Moiz’s postdoctoral project examines how the ethno-nationalist and socio-religious movements of Hindutva and Islamism have instrumentalized constitutionalism to become politically powerful in postcolonial India and Pakistan. His work looks at the ideologies of these movements, which despite being at odds with the founding principles of civic-nationalism and liberal-secularism, have managed to insert themselves onto the constitutional field and influence state power in the two countries. He adopts a historical, comparative and interpretive approach to examine the key texts of Hindu and Muslim political thought and the relevant literature connected to the legal systems of India and Pakistan, including constitutional, legislative and judicial debates on the subject.

Taking the South Asian subcontinent as his starting point, Moiz is developing an explanatory intellectual framework to make sense of the conflict between law and sovereignty in the global age of authoritarian populism. With the return of religion to the political sphere and the rise of bigotry and xenophobia, his research will contribute to the understanding of these phenomena and their implications for the constitutional culture of the contemporary moment.

Moiz's postdoctoral project follows on from his DPhil thesis completed at the LSE, which he is revising into a monograph on law, sovereignty and constituent power in modern India.

Professor Faisal Devji


I completed my PhD in Intellectual History at the University of Chicago in 1994. I was then elected Junior Fellow at the Harvard Society of Fellows, after which I went on to run the graduate program at the Institute of Ismaili Studies in London, which included schools in Tajikistan and Iran.  Returning to regular academic life in 2003, I taught for two years at Yale as a visiting lecturer and another four at The New School for Social Research in New York as Associate Professor, arriving in Oxford as Reader in Modern South Asian History in 2009.  

I am interested in the intellectual history and political thought of modern South Asia as well as in the emergence of Islam as a global category. In my research I have focussed on the cultural and philosophical meanings of violence as much as the emergence of non-violence as a political project. I am also very interested in the different ways in which the idea of humanity achieves political realty, particularly as the simultaneous subject and object of globalisation. My recent work deals with efforts to think beyond the nation-state and the inheritance of anarchism in the post-colonial world.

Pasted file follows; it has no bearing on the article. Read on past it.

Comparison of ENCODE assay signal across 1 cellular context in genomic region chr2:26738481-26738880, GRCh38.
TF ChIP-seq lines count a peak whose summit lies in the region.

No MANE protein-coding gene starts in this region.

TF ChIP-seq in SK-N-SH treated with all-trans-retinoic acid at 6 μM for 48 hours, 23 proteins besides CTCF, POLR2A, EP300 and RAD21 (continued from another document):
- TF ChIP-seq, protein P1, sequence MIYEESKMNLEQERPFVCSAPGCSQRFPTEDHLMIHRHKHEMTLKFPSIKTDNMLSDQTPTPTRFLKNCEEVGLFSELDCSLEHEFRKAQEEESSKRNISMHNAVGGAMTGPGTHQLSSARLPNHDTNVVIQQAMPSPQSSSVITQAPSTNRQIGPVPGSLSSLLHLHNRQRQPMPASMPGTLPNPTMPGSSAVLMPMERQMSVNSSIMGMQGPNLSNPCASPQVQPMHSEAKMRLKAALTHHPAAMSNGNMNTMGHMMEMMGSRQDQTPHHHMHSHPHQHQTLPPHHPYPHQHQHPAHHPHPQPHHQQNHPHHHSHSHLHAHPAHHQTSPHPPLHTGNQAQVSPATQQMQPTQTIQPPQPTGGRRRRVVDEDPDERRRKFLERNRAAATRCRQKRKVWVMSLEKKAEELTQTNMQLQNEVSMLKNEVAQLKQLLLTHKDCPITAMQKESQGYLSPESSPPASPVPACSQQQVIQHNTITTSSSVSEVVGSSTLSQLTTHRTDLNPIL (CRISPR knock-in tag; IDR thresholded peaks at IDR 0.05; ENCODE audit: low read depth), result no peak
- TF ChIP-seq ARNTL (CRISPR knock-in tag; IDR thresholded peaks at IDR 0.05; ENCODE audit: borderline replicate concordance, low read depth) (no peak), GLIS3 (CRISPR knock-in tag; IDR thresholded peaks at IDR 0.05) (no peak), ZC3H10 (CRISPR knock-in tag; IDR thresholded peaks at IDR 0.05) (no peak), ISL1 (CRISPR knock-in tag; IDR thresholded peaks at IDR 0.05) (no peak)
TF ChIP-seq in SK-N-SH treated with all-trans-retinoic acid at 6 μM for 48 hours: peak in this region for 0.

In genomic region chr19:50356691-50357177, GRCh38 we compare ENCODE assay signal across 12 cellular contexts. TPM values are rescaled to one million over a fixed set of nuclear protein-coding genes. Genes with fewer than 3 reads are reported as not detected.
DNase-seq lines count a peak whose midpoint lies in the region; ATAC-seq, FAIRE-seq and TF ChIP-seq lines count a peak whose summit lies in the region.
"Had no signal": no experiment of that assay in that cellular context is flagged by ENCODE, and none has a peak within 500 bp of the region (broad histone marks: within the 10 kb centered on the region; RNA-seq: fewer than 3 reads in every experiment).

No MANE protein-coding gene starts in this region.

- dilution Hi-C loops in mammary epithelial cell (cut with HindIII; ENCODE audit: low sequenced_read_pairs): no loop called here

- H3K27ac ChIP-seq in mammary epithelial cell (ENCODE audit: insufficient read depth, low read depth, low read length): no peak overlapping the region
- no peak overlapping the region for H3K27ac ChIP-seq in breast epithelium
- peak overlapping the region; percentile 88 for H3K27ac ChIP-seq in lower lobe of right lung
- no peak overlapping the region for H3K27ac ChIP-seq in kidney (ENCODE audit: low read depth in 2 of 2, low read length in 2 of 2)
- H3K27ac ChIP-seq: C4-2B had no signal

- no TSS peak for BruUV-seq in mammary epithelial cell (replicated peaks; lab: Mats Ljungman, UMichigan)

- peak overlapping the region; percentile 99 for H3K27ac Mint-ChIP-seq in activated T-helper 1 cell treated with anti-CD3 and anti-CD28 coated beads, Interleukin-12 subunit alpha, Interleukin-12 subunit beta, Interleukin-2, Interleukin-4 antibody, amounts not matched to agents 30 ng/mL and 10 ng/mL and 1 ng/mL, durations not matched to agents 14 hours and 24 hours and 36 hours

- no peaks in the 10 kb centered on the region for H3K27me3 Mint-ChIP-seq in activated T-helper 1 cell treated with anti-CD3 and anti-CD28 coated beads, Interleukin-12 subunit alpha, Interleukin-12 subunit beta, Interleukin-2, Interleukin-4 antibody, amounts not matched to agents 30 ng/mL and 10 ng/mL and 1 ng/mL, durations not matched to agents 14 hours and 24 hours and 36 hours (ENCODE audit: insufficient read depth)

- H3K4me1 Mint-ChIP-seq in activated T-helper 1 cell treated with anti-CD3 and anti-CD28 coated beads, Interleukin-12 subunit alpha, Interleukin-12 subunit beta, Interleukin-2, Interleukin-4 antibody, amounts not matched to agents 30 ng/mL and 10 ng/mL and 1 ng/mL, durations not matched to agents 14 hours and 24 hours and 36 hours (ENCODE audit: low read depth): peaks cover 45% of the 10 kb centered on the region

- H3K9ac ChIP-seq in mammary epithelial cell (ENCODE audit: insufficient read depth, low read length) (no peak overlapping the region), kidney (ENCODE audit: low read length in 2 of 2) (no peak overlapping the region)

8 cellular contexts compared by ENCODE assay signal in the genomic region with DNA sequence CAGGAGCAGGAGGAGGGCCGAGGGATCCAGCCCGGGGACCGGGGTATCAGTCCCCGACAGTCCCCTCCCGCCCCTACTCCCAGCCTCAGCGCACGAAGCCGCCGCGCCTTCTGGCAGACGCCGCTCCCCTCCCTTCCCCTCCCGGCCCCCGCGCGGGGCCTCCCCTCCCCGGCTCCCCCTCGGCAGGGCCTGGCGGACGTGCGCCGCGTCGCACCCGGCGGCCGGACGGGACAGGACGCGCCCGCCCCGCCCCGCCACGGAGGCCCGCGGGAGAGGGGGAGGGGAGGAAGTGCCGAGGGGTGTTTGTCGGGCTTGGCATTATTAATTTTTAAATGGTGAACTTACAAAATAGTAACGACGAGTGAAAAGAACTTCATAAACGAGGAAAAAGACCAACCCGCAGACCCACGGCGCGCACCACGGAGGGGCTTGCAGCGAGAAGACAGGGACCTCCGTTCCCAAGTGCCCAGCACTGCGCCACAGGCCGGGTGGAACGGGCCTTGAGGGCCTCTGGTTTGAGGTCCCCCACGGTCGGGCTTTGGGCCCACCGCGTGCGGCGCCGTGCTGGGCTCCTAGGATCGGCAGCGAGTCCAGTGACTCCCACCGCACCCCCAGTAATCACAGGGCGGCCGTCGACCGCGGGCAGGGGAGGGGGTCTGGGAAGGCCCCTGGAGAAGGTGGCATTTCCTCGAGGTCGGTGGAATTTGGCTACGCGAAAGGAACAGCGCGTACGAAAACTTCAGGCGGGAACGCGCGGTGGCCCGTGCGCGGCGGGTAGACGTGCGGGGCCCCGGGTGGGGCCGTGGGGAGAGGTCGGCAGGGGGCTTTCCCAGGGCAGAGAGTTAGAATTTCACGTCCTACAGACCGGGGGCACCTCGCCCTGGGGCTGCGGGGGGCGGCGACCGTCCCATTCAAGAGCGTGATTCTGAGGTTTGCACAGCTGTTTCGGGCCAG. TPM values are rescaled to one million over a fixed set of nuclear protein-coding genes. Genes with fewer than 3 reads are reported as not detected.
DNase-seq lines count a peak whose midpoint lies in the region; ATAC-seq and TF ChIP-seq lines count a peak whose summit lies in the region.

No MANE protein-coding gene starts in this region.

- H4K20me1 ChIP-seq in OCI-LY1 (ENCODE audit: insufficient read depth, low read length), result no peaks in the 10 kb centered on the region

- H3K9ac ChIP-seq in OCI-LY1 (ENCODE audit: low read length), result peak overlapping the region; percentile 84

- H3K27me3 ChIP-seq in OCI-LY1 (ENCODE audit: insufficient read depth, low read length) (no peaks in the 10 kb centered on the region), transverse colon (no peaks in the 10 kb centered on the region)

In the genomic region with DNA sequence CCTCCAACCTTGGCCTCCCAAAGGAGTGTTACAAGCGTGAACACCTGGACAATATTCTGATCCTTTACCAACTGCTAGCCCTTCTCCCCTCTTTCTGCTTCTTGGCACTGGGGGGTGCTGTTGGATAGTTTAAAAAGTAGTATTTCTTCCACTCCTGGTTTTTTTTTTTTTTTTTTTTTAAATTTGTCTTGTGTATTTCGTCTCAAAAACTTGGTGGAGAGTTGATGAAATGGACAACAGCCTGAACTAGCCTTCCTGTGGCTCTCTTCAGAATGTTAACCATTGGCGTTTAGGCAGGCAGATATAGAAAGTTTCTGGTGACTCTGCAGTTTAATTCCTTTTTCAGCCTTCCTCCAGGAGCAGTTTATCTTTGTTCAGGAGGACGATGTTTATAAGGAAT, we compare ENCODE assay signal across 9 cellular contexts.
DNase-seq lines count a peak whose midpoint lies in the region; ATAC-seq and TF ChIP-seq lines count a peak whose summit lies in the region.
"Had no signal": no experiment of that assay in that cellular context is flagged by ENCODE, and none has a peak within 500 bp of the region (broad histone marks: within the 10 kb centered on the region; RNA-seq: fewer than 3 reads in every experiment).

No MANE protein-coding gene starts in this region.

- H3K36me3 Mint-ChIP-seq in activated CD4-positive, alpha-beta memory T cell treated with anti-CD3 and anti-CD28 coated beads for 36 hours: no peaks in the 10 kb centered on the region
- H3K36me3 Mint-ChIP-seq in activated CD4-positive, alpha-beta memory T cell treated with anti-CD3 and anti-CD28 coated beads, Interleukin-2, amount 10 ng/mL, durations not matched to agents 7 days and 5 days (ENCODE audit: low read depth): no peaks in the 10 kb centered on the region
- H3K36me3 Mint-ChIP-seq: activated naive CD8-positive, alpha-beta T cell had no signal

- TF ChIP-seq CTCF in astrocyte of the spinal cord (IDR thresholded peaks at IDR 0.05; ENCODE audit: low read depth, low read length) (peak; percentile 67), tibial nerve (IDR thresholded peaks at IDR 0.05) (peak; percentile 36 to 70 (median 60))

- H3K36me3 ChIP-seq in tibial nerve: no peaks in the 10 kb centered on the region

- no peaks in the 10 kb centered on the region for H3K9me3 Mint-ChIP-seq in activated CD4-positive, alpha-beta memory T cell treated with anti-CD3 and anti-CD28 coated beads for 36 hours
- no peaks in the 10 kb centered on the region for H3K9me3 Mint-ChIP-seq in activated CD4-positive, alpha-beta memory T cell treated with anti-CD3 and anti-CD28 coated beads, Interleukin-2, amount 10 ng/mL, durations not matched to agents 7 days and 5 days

Professor Shruti Kapila 


I was born, educated and made in India. I graduated from Panjab University Chandigarh with top honours followed by a Master's in Modern History at JNU, Delhi and received my doctorate from SOAS, London University. My professional life has been international and prior to Cambridge, I held a research position at the University of Oxford and was Assistant Professor, in conjunction with a University Chair for Career Development, at Tufts University, Mass., USA. 

I work on Modern and Contemporary India (c.1770 to the present) and Global Political Thought. Predating recent calls to ‘decolonise’ the curriculum by more than a decade, my academic life has been defined by centring the importance of India for the remaking of global political languages. 

My new book focuses on twentieth century political thought and theory and the Indian rewriting of modern political languages notably sovereignty, democracy, violence and republicanism. Highlighted as a ‘featured book’ of the year by its publisher  Violent Fraternity: Indian Political Thought in the Global Age (Princeton University Press, 2021 and Penguin Random House India, 2021) has received praise as a ‘ground-breaking’ book that is tipped to ‘globalise’ the field of political thought.

New research work focuses on Indian democracy and its constitution, conservatism and global anti-imperialism. I also have a long standing interest in the history of the modern subject, psychoanalysis and psychiatry in colonial India and the present day. I also research and write on the history of modern science and race, gender and political violence.

As Co-Director of the Global Humanities Initiative at the School of Arts and Humanities, I work with seven universities across the global south in partnership with Cambridge for the creation of new curriculum and new institutional capabilities.

I consider my political commentary and opinion as an extension of my work on India and global politics and I do so including for the the Financial Times, Prospect Magazine, BBC (radio and television), Al JazeeraMonocle RadioTimes Radio, and Bloomberg TV and across Indian newspapers, magazines and television and write a fortnightly column for the The Print India.

Finally and beyond the university, I co-convened (2014-18) a closed-door seminar at the House of Lords, UK Parliament that put Indian leaders and key voices in dialogue with their British counterparts. I also occasionally advise and consult with the Foreign and Commonwealth Office and Indian institutions including most recently, the National Commission for Women the highest policy body for women in India.

My other pursuits include the training to be a psychoanalyst.